City Council

Scottsdale honors Campana, Manross with preserve amenity dedication

The McDowell Sonoran Preserve is a protected desert habitat in Scottsdale that features multi-use trails and natural desert life.
The McDowell Sonoran Preserve is a protected desert habitat in Scottsdale that features multi-use trails and natural desert life.
Independent Newsmedia/Arianna Grainey

A consent agenda often allows the Scottsdale City Council to approve numerous items at once, bypassing discussion on those items but councilmember Virginia Korte decided to break the norm.

While not removing the item from the consent agenda, Ms. Korte wanted to recognize former mayors Kathryn “Sam” Campana and Mary Manross, whose names will become a part of two amenities within the McDowell Sonoran Preserve. The approval came at the March 17 meeting.

Ms. Campana’s name will be on an interpretive trail at the Fraesfield Trailhead while Ms. Manross’s name will be on the amphitheater of the Gateway Trailhead.

“I didn’t want the naming of some important amenities in our Preserve to go unwarranted or not seen by the public because I think this is a really important action we take tonight to honor two preserve pioneers,” Ms. Korte said during the meeting. “

In December 2019, Preserve Director Kroy Ekblaw received the nomination of Ms. Campana and Ms. Manross, detailing their efforts and contributions regarding the preserve.

Mr. Ekblaw then spoke with both Ms. Campana and Ms. Manross to confirm their support for the naming proposals and at a Feb. 6 Preserve Commission meeting, members unanimously approved the nominations.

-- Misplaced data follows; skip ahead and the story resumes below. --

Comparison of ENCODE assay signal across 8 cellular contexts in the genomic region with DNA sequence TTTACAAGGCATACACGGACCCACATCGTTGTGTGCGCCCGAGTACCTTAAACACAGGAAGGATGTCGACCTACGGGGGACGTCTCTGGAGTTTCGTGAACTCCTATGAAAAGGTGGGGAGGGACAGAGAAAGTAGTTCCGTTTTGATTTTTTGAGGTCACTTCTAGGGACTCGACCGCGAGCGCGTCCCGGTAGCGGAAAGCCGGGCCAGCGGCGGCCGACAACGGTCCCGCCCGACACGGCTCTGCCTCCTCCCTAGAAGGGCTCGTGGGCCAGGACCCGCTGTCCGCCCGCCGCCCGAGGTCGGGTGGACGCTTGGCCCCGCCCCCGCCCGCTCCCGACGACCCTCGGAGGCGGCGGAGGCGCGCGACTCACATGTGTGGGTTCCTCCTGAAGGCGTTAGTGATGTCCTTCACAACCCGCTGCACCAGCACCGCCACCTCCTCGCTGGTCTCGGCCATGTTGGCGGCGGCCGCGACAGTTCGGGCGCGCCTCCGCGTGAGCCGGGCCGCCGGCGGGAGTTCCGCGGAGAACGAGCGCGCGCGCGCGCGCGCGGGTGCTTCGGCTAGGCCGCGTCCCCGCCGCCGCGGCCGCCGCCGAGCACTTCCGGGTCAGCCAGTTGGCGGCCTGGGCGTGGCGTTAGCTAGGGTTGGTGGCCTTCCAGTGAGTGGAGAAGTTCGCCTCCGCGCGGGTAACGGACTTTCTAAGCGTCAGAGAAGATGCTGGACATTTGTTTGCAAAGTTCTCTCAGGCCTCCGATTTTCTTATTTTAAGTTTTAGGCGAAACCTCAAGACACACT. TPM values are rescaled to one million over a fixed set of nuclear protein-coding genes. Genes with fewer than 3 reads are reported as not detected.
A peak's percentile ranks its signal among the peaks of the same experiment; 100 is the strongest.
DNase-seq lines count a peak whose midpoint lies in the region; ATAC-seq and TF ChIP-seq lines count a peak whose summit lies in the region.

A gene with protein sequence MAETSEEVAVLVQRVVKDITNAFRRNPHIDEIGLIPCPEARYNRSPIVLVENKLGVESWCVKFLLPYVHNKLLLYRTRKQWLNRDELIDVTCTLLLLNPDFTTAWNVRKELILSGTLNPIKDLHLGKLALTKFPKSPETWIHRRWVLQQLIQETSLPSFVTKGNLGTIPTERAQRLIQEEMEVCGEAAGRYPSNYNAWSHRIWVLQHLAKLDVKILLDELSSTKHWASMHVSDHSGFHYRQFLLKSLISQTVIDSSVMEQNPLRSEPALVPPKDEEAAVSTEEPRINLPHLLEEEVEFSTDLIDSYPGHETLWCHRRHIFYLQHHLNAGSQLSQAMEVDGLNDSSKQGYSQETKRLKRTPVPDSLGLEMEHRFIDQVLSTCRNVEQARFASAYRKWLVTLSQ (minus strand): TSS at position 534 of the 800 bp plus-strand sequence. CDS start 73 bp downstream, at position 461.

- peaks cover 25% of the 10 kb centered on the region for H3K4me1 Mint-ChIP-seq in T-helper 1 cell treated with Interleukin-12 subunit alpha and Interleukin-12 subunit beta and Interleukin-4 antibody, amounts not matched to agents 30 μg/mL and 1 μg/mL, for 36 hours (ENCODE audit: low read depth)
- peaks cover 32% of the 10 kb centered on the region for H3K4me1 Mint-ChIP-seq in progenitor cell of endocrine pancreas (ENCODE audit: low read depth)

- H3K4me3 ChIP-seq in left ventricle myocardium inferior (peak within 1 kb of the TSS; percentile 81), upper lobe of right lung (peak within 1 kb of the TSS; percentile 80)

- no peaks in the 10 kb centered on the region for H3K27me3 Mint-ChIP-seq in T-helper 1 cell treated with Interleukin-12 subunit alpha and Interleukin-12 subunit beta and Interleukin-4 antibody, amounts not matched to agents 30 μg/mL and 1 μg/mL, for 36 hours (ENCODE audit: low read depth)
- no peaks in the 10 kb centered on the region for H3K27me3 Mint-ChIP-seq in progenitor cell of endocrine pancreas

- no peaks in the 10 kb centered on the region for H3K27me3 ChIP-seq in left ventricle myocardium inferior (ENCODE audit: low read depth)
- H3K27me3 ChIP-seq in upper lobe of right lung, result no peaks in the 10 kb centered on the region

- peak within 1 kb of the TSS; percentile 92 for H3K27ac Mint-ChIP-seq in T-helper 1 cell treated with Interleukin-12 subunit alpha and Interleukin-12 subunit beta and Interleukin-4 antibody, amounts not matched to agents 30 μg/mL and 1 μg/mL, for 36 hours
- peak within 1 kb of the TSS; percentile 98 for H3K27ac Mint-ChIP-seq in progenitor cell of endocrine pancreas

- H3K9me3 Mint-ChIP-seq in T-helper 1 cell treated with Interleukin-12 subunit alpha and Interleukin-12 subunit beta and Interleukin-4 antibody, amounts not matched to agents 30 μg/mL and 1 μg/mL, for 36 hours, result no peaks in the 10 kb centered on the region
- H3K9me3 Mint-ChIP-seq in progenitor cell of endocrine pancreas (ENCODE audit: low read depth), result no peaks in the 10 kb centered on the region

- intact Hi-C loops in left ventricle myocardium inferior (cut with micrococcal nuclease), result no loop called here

Ms. Campana served as Scottsdale mayor from 1996-2000 and as a councilmember from 1986-94. Ms. Korte said Ms. Campana was the first mayor to cut a ribbon within the Preserve, opening a public access trail.

During her tenure as mayor, Ms. Campana was supportive of the Preserve’s expansion from about 15,000 acres to over 30,000 acres.

“Sam really had that vision and [I’m] really pleased we are honoring her tonight for her vision,” Ms. Korte said.

Ms. Manross served as Scottsdale mayor from 2000-09, ultimately losing to current Mayor Jim Lane. She also was a councilmember from 1992-2000 where she voted to create the preserve in 1994, a decision Ms. Korte called “pretty darn special.”

Ms. Korte also said Ms. Manross served as mayor and supported many preserve milestones as well as statewide preservation initiatives.

The city finished and opened the Fraesfield Trailhead for public use during the summer of 2019. Construction began in January 2020 on an interpretive trail within the trailhead.

The first phase of the trail construction includes trail grading and future phases include creating, fabricating and installing the interpretive sign panels. City staff anticipate this work, which will be a joint effort between city staff preserve staff and the McDowell Sonoran Conservancy, to finish in fall 2020.

The Gateway Trailhead opened to the public in 2009 and includes a small educational amphitheater, which plays host to interpretive presentations. City staff say the amphitheater serves as a “gathering point” for visitors.

There are plans for discussions with the Preserve Commission and the community in the coming months on how to improve the amphitheater, such as providing shade.

“So we have a lot to thank, not only honorable Manross but also honorable Campana, for an incredible ammenity in this community and something that has defined Scottsdale and will continue to define Scottsdale,” Ms. Korte said.

“This is just a simple way of saying thank you for those years of commitment and passion and making some good things happen here in Scottsdale, so hats off.”